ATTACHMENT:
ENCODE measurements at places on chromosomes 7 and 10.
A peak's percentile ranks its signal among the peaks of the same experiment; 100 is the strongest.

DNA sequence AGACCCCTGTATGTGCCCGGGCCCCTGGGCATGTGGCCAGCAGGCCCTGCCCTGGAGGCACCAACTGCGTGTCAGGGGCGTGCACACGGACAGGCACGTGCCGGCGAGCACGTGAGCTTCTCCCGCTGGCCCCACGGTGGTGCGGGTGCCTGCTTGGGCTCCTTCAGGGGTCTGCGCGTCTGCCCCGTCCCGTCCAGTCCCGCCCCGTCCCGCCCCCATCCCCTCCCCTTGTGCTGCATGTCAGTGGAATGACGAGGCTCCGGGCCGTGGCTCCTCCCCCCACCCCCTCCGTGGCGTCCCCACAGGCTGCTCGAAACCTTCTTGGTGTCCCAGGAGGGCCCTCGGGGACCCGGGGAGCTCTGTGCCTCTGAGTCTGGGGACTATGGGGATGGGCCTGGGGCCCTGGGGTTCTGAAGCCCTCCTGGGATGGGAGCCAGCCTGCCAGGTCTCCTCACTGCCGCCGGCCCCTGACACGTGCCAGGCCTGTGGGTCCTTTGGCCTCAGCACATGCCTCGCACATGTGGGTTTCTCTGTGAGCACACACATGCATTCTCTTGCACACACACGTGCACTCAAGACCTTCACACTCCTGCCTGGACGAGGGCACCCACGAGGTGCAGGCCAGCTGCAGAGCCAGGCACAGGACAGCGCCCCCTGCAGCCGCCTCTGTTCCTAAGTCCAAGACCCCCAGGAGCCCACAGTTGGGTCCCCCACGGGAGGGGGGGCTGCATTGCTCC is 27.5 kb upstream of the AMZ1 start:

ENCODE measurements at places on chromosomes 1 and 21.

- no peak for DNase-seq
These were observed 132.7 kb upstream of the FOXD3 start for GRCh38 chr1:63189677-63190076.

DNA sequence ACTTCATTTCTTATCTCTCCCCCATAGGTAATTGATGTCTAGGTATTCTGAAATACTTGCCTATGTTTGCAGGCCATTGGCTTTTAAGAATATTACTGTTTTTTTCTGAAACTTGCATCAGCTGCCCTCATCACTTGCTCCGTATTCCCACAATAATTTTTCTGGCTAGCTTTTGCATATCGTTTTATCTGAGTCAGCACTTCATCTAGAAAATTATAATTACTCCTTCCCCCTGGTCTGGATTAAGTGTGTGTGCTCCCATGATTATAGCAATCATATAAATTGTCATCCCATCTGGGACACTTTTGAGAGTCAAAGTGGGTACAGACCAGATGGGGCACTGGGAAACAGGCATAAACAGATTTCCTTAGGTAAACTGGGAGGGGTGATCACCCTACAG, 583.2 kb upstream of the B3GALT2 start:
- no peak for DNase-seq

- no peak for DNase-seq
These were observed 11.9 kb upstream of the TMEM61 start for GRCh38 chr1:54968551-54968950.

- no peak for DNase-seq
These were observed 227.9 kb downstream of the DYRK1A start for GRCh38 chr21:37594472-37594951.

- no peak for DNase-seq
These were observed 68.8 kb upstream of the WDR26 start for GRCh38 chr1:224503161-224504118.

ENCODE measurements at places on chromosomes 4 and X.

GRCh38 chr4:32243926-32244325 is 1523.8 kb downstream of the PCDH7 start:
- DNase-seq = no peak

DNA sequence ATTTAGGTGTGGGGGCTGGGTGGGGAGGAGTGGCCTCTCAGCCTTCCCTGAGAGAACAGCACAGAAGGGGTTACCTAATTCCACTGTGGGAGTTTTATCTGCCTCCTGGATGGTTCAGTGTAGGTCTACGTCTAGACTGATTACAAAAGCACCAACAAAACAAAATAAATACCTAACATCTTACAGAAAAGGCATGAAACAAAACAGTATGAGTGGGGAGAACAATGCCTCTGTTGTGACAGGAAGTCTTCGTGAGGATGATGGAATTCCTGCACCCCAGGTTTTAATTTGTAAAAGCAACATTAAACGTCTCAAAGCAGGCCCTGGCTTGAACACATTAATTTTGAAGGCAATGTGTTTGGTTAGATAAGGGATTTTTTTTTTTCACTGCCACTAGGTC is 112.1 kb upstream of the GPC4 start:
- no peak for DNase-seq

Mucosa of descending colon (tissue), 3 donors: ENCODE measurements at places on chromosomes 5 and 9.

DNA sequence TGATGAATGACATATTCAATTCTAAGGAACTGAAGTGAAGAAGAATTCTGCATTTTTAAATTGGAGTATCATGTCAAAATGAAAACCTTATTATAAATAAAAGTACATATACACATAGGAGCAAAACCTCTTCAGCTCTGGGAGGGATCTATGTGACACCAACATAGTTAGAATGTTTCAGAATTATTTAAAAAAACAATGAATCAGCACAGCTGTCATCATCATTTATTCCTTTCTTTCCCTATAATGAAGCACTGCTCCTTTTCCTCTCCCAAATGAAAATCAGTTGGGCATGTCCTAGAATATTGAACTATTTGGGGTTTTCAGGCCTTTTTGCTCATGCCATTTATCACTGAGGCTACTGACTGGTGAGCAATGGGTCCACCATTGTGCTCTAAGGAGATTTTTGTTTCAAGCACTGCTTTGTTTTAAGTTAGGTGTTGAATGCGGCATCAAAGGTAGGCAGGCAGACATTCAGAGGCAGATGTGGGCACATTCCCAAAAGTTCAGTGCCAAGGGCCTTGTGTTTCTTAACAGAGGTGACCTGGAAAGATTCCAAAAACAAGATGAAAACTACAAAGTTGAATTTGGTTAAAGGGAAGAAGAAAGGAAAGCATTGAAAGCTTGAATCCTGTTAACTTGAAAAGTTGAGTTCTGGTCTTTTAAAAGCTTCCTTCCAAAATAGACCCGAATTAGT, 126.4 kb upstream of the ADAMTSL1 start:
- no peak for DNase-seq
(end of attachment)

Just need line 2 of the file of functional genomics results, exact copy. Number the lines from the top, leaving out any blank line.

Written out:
A peak's percentile ranks its signal among the peaks of the same experiment; 100 is the strongest.